Week 5: Human Resource Management

A difficult situation can result when personal and working relationships are combined. You have been assigned to a new area as the nurse leader, where a good friend of the family has worked for many years. You are made aware of multiple issues of tardiness by your friend over the last few months. Discuss how you would handle the situation.


Question 2

A nurse gives the wrong dose of medication to a patient. Discuss the components of professional negligence related to this incident.

Scholarly references to support your response are required.


Week 5: Introduction

Table of Contents

Welcome to Week 5!

This week, we will focus on human resource management and legal and ethical issues in our role as a nurse leader. Let’s get started!



Appraise the effects of strategies to reduce costs and improve the quality and safety of healthcare. (PO1 & PO4)

Weekly Objectives

  • Integrate human resource management.


Organize legal and regulatory components of healthcare strategies to promote safety and quality care. (PO1 & PO4)

Weekly Objectives

  • Examine legal and ethical issues.


Synthesize and communicate research findings to promote quality improvement and safety in healthcare. (PO1 & PO4)

Weekly Objectives

  • Summarize human resource management.

Week 5: Reading

  • Due Aug 12 by 11:59pm
  • Points None

Marquis, B.L. & Huston, C.J. (2017). Leadership roles and management functions in nursing: Theory and application (9th ed.). China: Wolters Kluwer Health.

  • Chapter 5: Legal and Legislative Issues
    • Introduction
    • Sources of Law
    • Types of Laws and Courts
    • Legal Doctrines and the Practice of Nursing
    • Professional Negligence
    • Avoiding Malpractice Claims
    • Extending the Liability
    • Incident Reports and Adverse Event Forms
    • Other Legal Responsibilities of the Manager
  • Chapter 15: Employee Recruitment, Selection, Placement, and Indoctrination (Recommended)
  • Chapter 22: Understanding Collective Bargaining, Unionization, and Employment Laws (Recommended)
  • Chapter 24: Performance Appraisal (Recommended)
  • Chapter 25: Problem Employees: Rule Breakers, Marginal Employees, and the Chemically or Psychologically Impaired
    • Constructive Versus Destructive Discipline
    • Self-Discipline and Group Norms
    • Fair and Effective Rules
    • Discipline a Process
    • Discipline Strategies for the Manager
    • Disciplining the Unionized Employee
    • The Disciplinary Conference (all sections)
    • The Termination Conference
    • The Chemically Impaired Employee (all sections)
    • Recognizing the Chemically Impaired Employee (all sections)

Roussel, L., Thomas, P., & Harris, J. (2016). Management and leadership for nurse administrators (7th ed.). Burlington, MA: Jones & Bartlett Learning.

  • Chapter 8: Procuring and Sustaining Resources
  • Chapter 10: Managing Performance

Recommended Article

Mazzocato, P., Holden, R.J., Brommels, M.,  Aronsson, H.,  Bäckman, U.,  Elg, M., & Thor, J. (2012, February). How does lean work in emergency care? A case study of a lean-inspired intervention at the Astrid Lindgren Children’s hospital, Stockholm, Sweden. BMC Health Services Research, 12, 28.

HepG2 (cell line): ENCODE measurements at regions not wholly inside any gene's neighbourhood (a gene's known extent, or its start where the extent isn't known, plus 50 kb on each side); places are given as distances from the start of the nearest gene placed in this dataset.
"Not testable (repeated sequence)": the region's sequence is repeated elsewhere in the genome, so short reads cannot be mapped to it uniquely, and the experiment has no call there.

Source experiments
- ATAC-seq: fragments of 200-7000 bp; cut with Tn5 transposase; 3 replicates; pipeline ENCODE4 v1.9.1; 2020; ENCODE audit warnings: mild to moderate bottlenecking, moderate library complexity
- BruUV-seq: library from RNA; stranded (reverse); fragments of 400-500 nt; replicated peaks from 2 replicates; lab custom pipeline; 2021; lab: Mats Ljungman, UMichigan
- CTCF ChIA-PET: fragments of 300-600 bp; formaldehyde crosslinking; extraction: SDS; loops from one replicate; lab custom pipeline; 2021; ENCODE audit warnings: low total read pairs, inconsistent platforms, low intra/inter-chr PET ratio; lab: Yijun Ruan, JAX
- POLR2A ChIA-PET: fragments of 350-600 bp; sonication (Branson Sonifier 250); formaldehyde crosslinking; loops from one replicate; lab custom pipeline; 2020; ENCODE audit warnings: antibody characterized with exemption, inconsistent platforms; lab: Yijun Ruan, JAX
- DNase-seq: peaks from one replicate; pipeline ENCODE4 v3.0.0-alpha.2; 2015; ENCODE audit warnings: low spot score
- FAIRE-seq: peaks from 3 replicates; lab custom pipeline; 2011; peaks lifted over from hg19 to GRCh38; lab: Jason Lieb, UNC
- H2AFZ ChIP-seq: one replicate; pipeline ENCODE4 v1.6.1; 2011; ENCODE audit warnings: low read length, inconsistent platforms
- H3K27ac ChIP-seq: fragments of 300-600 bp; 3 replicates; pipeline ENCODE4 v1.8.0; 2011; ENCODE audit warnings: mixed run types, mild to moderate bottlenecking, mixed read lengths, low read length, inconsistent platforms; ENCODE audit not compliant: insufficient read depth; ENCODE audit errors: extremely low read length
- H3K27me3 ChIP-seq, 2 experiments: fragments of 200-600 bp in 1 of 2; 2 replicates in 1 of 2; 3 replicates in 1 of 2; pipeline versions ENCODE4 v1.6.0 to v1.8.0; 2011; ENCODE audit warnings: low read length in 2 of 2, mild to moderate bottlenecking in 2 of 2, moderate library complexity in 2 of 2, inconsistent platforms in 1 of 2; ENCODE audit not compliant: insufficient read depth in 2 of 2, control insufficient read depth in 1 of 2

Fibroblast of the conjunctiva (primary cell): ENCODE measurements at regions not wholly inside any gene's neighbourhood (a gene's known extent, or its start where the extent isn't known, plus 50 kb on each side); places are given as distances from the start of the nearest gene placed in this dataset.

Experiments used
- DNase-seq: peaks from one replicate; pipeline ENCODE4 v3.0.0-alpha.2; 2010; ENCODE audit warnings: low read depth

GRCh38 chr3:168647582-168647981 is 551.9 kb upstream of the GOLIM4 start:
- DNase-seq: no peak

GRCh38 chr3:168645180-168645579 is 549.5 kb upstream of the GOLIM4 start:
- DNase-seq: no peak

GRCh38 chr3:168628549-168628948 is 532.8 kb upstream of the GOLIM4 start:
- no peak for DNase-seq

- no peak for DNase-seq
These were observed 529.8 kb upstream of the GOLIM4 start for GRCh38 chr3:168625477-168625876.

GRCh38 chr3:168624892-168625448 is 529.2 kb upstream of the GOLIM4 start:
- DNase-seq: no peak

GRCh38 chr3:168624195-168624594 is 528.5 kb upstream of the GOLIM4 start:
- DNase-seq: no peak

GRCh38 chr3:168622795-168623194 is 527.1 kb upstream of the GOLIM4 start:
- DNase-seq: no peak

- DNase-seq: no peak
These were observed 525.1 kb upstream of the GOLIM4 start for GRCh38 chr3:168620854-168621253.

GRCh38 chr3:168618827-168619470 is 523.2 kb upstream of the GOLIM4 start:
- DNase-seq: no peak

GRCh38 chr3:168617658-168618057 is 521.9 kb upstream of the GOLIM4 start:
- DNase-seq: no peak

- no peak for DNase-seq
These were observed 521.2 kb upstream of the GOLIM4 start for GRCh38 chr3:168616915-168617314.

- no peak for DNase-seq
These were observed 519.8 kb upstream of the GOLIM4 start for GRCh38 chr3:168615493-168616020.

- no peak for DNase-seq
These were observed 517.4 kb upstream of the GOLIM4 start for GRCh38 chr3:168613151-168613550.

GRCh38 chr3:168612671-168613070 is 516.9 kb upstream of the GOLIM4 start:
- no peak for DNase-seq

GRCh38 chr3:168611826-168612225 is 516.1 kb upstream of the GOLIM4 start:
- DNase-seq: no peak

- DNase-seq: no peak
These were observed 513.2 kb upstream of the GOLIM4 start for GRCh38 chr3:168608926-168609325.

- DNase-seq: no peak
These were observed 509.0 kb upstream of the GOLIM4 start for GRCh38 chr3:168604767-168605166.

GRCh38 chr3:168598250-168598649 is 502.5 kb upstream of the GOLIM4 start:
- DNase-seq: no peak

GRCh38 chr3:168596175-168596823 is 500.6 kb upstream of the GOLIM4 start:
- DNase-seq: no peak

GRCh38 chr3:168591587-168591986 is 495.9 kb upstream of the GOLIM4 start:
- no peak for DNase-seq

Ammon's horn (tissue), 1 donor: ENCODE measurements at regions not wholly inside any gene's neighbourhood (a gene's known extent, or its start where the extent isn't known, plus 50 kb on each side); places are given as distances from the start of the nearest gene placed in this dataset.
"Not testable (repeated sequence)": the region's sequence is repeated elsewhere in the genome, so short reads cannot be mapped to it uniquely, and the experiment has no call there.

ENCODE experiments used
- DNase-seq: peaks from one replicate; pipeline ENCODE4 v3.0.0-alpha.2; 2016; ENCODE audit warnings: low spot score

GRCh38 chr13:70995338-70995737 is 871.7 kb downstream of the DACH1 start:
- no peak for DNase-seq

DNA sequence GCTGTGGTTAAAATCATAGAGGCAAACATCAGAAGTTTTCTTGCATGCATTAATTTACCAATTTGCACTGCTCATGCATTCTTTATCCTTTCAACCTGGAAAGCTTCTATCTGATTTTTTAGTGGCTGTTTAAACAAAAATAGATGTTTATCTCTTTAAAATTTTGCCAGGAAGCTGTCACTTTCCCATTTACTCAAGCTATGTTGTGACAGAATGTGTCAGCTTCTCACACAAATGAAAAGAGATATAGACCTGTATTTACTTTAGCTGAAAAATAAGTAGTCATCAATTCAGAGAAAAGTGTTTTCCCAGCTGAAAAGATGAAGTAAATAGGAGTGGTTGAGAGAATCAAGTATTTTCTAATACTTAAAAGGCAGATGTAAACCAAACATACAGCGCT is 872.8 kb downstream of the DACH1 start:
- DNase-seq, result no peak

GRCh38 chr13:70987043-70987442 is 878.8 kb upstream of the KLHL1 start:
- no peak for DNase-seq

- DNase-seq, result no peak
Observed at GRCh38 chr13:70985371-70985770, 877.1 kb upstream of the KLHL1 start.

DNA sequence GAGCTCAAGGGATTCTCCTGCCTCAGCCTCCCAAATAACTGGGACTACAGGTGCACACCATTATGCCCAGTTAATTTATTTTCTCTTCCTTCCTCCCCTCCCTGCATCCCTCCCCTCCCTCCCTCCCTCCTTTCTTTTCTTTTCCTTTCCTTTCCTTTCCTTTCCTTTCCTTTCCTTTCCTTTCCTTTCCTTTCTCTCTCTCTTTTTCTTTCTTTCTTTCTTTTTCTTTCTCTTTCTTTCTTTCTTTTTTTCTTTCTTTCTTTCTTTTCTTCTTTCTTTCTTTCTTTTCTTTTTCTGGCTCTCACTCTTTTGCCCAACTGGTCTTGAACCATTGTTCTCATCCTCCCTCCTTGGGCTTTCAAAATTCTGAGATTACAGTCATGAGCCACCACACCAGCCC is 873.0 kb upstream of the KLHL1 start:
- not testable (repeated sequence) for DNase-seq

Week 5: Lesson

Table of Contents

Human Resource Issues in Healthcare



As we begin this week’s lesson, it is important to understand how human-resource issues can affect an organization. As the nurse leader of an organization, you have the ability to influence many of the human-resource issues that may be present at the facility.

Human Resource Management

Human-resource management is the utilization of human resources effectively through various activities (Roussel, Thomas, & Harris, 2016). Human-resource management by the nurse leader encompasses a wide range of activities, such as recruitment, retention, orientation, training, performance evaluations, and employee compensation. One human-resource challenge for some organizations or some specialized units is the recruitment of needed trained nurses to safety staff an area. Creative approaches to attempt recruitment of nursing students may be utilized, such as paid internships. Most organizations have one or more designated nurse recruiters.

Marketing of an area or overall organization marketing can have an influence on who may wish to work in a facility. Targeted marketing for a certain nursing skill set may be beneficial. For example, some Magnet-designated facilities will only hire baccalaureate-prepared nurses, and some specialty areas require a year or more of experience in a certain area. In addition, it is imperative that the potential new hire has the needed professional licensure to meet state and organization criteria. Meeting these criteria in certain geographical areas may pose a challenge for some facilities. Some organizations may appoint a specific search committee for a specific position with select criteria, such as a dean, director, or chief nursing officer.

After the applicants are screened for the selected position, an interview is scheduled with the hiring manager. Some organizations may require another nurse leader to also meet with the candidate to determine if the candidate would be a good fit for the mission, vision, philosophy, and culture of an area or organization. Some leaders find it beneficial to use the same set of interview questions in order to compare the responses of several candidates to aid in the final-candidate selection. The human-resource department is a great resource to educate leaders on what questions should not be asked during an interview. You may refer to your textbook for a list of some illegal questions.

Turnover rates and retention rates are outcome data generally monitored by the nurse leader. Ensuring that clear job expectations are communicated during the initial interview, during orientation, and ongoing prevents job dissatisfaction. An unhappy employee will typically leave an area or the organization; therefore, it is beneficial to the organization to retain employees when feasible. Many organizations and nurse leaders have become proactive in reducing turnover or resignations by developing various retention strategies, such as career-ladder programs, job sharing, career-development programs, coaching programs, self-scheduling, and tuition reimbursement.